Standard & Poor’s Ratings Services announced that it has lowered its ratings on chassis and marine cargo container lessor Interpool Inc., including the corporate credit rating to ‘BB’ from ‘BB+’. All ratings remain on CreditWatch with negative implications, where they were placed Oct. 10, 2003.
“The downgrade reflects Interpool’s weaker financial flexibility due to the continuing delay in filing its restated 2000 and 2001, and 2002 and 2003 audited financial statements,” stated S&P credit analyst Betsy Snyder. “While the company still has an adequate unrestricted cash position of over $100 million, it has limited access to other funding sources until its audited financial statements are complete. As a result, it has had to forego some business opportunities in a strong demand environment.”
S&P noted that the problems Interpool is having date back to March 2003, when it indicated that “any restatements were expected to be modest–resulting in an equity decline of around 1 percent—2 percent from the 2001 year-end previously reported amount, and an immaterial impact on previously reported cash flow.”
A more recent announcement on Dec. 29, 2003 noted a continuing delay “due to the accounting for an insurance claim receivable that it booked in 2001 when a large customer became insolvent. Interpool now expects its restated equity to decline by over 2 percent.” It has “been forced to seek waivers three times from its banks regarding the filing of its restated 2000 and 2001 financial statements and its 2002 and 2003 audited financial statements, and will likely have to do so again, since current waivers expire Jan. 9, 2004,” said S&P. “In addition, the delay of the audited financial statements has resulted in a suspension of trading in its shares on the New York Stock Exchange.”
The rating agency stated, however, that “Interpool continues to have strong market positions in chassis and marine cargo container leasing, as well as an adequate financial profile for a transportation equipment lessor. Interpool is the largest chassis lessor in North America, with a fleet of over 200,000 units. Chassis are wheeled frames attached to cargo containers that, when combined, are equivalent to a trailer that can be trucked to its destination. Interpool’s only major competitor in this business is privately held Flexi-Van Leasing Inc. The chassis leasing business has tended to generate strong and stable cash flow, even in periods of economic weakness.”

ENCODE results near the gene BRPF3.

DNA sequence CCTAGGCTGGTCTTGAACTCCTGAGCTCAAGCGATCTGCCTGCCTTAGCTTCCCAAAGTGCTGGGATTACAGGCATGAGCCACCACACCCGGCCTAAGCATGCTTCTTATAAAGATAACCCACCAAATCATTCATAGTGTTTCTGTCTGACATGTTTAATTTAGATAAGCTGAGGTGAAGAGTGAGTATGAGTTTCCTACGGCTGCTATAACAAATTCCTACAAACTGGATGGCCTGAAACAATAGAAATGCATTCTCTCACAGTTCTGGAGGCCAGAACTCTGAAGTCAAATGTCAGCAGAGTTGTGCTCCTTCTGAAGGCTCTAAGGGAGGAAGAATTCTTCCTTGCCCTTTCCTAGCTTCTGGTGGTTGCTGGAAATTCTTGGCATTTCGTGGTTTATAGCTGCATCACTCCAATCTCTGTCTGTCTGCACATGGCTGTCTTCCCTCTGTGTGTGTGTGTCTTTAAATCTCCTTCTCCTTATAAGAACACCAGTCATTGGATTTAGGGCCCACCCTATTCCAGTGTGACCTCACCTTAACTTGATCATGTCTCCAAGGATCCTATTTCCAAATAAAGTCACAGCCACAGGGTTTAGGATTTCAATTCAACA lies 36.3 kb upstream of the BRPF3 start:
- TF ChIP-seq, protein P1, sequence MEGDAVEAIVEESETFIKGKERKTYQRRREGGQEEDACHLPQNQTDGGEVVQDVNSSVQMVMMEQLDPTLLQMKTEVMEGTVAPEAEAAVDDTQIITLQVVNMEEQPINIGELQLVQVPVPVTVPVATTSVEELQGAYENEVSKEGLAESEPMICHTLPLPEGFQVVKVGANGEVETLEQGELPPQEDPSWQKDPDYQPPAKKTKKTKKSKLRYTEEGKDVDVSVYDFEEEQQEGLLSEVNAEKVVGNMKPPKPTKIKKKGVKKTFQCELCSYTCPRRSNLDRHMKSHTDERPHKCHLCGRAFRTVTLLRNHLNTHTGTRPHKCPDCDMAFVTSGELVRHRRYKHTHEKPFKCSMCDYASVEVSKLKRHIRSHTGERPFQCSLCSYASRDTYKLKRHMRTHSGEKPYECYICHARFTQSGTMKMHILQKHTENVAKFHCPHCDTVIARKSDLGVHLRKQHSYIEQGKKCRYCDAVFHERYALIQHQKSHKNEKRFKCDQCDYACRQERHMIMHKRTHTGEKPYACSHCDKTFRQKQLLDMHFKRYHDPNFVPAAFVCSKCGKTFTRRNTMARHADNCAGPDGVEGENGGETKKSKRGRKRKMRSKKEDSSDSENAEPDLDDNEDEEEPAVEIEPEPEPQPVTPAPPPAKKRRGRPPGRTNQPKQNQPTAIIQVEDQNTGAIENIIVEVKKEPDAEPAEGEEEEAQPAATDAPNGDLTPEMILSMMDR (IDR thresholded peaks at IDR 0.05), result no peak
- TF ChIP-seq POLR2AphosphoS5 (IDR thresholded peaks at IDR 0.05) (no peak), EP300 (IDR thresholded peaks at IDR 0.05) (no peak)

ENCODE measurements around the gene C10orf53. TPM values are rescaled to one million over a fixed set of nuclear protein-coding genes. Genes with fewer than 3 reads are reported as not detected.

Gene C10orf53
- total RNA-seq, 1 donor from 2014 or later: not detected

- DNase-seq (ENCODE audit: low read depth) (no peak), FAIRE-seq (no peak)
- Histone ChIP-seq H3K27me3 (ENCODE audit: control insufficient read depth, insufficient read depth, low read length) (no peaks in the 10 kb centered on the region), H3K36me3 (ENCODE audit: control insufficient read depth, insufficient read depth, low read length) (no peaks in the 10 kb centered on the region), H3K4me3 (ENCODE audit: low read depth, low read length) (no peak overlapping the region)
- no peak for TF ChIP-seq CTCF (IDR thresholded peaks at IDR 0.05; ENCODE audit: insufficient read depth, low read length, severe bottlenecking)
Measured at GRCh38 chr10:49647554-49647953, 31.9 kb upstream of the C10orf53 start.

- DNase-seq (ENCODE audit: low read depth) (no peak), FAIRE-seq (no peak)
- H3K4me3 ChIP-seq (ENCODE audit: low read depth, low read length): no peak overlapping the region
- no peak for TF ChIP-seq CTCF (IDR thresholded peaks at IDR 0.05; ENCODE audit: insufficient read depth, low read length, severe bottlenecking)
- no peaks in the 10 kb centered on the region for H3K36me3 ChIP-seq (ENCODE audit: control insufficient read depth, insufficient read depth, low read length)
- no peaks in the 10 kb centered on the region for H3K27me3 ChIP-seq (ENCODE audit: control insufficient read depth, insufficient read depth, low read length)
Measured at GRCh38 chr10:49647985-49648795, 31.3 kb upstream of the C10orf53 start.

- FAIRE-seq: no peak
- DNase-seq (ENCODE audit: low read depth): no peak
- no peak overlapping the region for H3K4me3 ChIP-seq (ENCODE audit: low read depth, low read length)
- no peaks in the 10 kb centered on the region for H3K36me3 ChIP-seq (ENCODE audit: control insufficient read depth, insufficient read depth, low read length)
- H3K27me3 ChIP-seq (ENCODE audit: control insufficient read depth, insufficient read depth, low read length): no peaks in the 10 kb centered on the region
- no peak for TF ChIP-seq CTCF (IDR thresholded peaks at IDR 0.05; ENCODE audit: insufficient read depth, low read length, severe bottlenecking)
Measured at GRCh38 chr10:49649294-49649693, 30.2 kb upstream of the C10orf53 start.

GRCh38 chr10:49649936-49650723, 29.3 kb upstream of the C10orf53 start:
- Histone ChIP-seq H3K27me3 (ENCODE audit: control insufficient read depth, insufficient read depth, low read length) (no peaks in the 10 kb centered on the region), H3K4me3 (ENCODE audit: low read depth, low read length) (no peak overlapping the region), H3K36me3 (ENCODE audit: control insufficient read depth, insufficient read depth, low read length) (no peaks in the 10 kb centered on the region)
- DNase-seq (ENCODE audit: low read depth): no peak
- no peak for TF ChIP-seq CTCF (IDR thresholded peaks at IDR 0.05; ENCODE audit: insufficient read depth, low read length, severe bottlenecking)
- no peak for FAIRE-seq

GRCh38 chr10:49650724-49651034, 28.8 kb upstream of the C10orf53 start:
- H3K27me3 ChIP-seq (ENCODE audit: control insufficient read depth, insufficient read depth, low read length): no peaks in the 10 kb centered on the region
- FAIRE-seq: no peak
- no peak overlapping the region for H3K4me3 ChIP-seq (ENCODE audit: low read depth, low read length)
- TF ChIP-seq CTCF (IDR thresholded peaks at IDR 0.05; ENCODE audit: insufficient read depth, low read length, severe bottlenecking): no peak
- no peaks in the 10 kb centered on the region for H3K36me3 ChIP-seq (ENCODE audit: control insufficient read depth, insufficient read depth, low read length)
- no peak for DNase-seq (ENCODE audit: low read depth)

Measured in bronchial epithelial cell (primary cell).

Interpool is also one of the larger participants in marine cargo leasing, with a fleet of approximately 800,000 units. It owns 50 percent of Container Applications International Inc. (CAI). “Marine cargo container leasing is a more cyclical business, dependent on global economic merchandise trends,” said S&P. “However, Interpool’s earnings and cash flow from marine cargo container leasing are somewhat more stable than those of most industry participants because it concentrates on multiyear term leases, rather than short-term ‘master leases.’ As a result, its revenues have been affected to a lesser extent than its major competitors over the past several years, a period in which most of the industry had suffered from overcapacity along with weakness in global trade, a trend that began to reverse in mid-2002. Since then, the industry has benefited from strong demand and utilization rates have increased substantially.”
S&P said it would continue to monitor Interpool’s situation regarding its completed audited financial statements and the ongoing support of its lenders to resolve the CreditWatch.
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